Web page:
Why Should I Care About Personalities?
When assembling a team, most people aren’t concerned with personalities. To bring up such a topic to an aggressive recruiter is tantamount to mentioning voodoo, astrology, or tarot cards. Personality is nowhere on the radar. Yet, when comparing an effective team to an ineffective team, the differences seem to be supernatural.
There’s hardly any quantitative data to explain why two people with similar skills and experience may have drastically different outputs and achieve disparate results within their teams. Applicant tracking systems and skill matrices, the tools upon which recruiters thrive, don’t even come close to capturing the subtleties of what improves or downgrades a candidate’s applicability. Sometimes all it takes is someone who understands the nuances of personalities.
Companies are slowly adjusting to this trend by adopting personality indicators within their application materials, but that’s still pretty rare. Most often, hiring managers will include verbiage within the job description stating something similar to “must be an energetic and ambitious team player,” but most applicants will read that and just say “yeah that’s totally me.” So how can we optimize our hiring strategy to accommodate the subtleties of personalities? How can we make sure we’re hiring the absolute best person to fill our position?
Understanding Team Roles
The first step is to break a team down and classify its members based on role. Christina Hamlett writes a piece for Chron which does a fantastic job of outlining the roles of which professional teams are comprised. They break down into 4 major functions:
|-Often judged by their confidence, focus, consistency, and respect for others||-Their brainstorming abilities inspire the rest of the team|
|-Recognizes their team members’ unique skills||-Typically good at communicating and expressing their ideas|
|-Knows how to delegate, manage, and generate loyalty, as well as perform their own tasks with execution||-Need to work as a team in order to avoid rushing into a project without thinking through all the details|
-Ask a lot of questions, perform research, and tend to exercise caution when adopting new ideas
|-Non-confrontational, often shy about voicing their concerns|
-Feel the need to understand plans forward and backwards in order to assure a guaranteed outcome
|-Dependable and accommodating|
|-Need to make an effort to avoid slowing down progress due to over-analyzing risks||-Need to be asked to share their insights regularly|
If you have a pretty good command of everyone’s role on your team, managing them becomes much easier. From a hiring perspective, potential roles can be deduced from interviews and used to assess a candidate’s fit with the current team. Furthermore, a proactive approach is to create a “profile” ahead of time of what your ideal candidate will be like, and which role you are hoping to fill. You might not want an Analyst-type to be working on something that requires spontaneity.
The Myers-Briggs Personality Type Indicator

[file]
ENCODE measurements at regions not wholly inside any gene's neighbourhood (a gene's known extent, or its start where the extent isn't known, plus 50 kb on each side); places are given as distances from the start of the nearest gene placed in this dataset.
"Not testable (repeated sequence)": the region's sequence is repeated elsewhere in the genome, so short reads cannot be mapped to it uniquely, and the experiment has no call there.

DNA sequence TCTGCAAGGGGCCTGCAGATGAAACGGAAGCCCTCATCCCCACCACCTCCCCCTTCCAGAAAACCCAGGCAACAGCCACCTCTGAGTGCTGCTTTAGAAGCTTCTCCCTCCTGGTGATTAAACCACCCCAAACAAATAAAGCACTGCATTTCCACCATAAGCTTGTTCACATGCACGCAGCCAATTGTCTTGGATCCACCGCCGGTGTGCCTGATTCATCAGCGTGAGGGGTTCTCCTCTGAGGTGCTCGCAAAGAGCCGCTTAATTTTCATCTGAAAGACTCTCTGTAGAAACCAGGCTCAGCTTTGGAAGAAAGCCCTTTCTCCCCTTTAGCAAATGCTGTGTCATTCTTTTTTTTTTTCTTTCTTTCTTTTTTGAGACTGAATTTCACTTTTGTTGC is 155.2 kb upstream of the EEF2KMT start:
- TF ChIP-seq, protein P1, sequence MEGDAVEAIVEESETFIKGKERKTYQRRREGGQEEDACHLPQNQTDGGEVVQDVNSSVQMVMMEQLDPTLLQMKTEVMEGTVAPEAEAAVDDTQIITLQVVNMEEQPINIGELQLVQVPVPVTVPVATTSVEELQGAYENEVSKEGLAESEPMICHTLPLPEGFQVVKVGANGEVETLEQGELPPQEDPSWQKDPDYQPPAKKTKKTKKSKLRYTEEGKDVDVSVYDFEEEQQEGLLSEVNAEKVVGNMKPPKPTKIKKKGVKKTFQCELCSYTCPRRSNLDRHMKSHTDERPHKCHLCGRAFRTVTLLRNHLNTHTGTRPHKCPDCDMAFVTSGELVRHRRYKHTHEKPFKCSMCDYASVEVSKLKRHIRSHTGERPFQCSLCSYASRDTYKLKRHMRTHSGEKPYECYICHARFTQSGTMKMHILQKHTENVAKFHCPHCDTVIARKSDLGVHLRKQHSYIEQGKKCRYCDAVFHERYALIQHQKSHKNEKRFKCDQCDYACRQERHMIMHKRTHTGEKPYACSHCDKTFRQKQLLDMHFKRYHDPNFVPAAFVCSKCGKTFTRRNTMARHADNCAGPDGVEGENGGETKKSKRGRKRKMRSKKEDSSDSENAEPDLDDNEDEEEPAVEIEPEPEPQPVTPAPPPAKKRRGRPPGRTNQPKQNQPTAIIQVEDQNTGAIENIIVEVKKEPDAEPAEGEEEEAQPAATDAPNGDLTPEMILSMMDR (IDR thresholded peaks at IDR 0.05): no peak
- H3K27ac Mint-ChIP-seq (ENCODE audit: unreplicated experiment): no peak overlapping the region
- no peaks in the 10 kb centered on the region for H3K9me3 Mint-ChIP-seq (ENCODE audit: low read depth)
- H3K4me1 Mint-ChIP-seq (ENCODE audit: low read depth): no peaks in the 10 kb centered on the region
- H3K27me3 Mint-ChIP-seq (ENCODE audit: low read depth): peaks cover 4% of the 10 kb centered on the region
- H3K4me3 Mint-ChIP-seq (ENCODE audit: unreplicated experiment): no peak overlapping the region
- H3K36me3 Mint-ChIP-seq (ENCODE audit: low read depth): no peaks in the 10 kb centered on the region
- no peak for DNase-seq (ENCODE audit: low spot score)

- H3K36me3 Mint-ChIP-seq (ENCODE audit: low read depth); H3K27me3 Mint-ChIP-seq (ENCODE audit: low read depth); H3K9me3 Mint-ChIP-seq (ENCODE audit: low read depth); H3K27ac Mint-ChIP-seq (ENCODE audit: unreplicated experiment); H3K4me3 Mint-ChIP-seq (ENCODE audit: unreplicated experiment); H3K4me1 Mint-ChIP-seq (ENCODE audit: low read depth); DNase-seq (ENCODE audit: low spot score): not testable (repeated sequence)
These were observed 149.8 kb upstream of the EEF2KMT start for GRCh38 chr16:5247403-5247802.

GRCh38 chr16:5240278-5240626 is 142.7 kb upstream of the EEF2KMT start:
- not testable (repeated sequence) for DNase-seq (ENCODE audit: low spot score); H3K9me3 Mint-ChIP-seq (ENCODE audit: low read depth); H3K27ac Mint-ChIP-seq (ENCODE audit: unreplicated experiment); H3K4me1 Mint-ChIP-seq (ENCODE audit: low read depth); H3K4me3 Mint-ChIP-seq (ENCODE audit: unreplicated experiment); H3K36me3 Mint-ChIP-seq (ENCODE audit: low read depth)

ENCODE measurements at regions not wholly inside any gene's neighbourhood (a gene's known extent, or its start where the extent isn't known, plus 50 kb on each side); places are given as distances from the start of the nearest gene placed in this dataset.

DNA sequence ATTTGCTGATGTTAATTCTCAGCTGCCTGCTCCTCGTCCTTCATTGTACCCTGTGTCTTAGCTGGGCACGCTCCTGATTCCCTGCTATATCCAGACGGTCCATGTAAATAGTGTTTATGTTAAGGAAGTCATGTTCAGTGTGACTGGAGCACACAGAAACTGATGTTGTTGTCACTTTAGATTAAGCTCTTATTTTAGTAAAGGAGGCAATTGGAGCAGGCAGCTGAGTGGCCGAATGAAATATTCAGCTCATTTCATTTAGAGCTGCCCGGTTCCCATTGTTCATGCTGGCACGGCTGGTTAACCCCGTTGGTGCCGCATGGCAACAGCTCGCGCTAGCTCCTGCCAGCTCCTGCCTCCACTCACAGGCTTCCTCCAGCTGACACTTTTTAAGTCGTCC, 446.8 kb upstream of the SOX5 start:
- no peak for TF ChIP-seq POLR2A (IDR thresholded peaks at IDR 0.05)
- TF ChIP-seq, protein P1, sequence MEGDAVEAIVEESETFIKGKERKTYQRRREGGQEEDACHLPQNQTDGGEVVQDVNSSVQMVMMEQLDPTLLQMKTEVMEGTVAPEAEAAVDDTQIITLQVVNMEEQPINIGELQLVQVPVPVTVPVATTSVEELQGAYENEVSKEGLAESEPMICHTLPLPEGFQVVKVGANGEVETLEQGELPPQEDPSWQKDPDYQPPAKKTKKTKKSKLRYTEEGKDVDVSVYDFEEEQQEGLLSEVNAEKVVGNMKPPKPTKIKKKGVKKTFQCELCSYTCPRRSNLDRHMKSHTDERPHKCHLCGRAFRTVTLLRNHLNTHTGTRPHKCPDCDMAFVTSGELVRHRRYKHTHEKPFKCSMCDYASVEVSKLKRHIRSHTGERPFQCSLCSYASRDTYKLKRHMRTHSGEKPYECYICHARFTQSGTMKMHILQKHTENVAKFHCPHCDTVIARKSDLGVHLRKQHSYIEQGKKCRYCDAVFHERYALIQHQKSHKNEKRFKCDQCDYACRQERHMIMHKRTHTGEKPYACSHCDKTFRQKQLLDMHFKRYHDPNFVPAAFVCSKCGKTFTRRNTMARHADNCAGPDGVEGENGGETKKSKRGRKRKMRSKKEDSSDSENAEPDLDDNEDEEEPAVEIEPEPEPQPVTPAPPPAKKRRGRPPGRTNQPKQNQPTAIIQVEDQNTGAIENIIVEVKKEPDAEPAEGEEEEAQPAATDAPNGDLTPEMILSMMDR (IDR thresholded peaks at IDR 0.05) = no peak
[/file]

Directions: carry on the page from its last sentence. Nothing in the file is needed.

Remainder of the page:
Since our topic is personalities, we absolutely have to talk about Myers-Briggs. Some people take it really seriously and will try to make assumptions about someone based off their Myers-Briggs type, which is not what it’s supposed to be used for. However, your Myers-Briggs Type Indicator is an extremely useful tool in learning about yourself, and also about your teammates. If you have 5-10 minutes, I highly recommend taking this free quiz to determine your type. This site also provides very useful info about each type, some of which you may not be consciously aware of. For the sake of completeness, I’ll summarize the Myers-Briggs personality profiles:
There are 4 “slots,” each of which has two options. Your MBTI is a four-letter abbreviation denoting which trait occupies each slot. I am extroverted, intuitive, thinking, and perceiving, so my MBTI is “ENTP.” This classification allows for 16 unique personality types.
A sample MBTI result from 16 Personalities.
I know what you’re thinking if this concept is new: “There are way more than 16 types of personalities.” You are correct. This test is meant to understand basic personality concepts in order to understand broader details like what motivates you, how you learn most effectively, etc. But when implemented team-wide, these results are invaluable for leaders especially when determining how to best manage each member of their team.
How Does Personality Affect Staffing?
GDI has been in business for over 25 years, and we owe a portion of our success to understanding the subtleties of personalities and teams. This means working closely with hiring managers to understand the setting, and vetting candidates thoroughly in order to determine their qualitative fit within an organization.
Hiring managers are strongly encouraged to implement some form of personality assessment on their teams. This process benefits synergy and productivity, as well as gaining a more refined perspective into the exact types of candidates an organization is looking for. Is your development team really introverted and analytical? It’s a good thing to know.
by Jack Virag
Manager, Client Relations
GDI Intotech Inc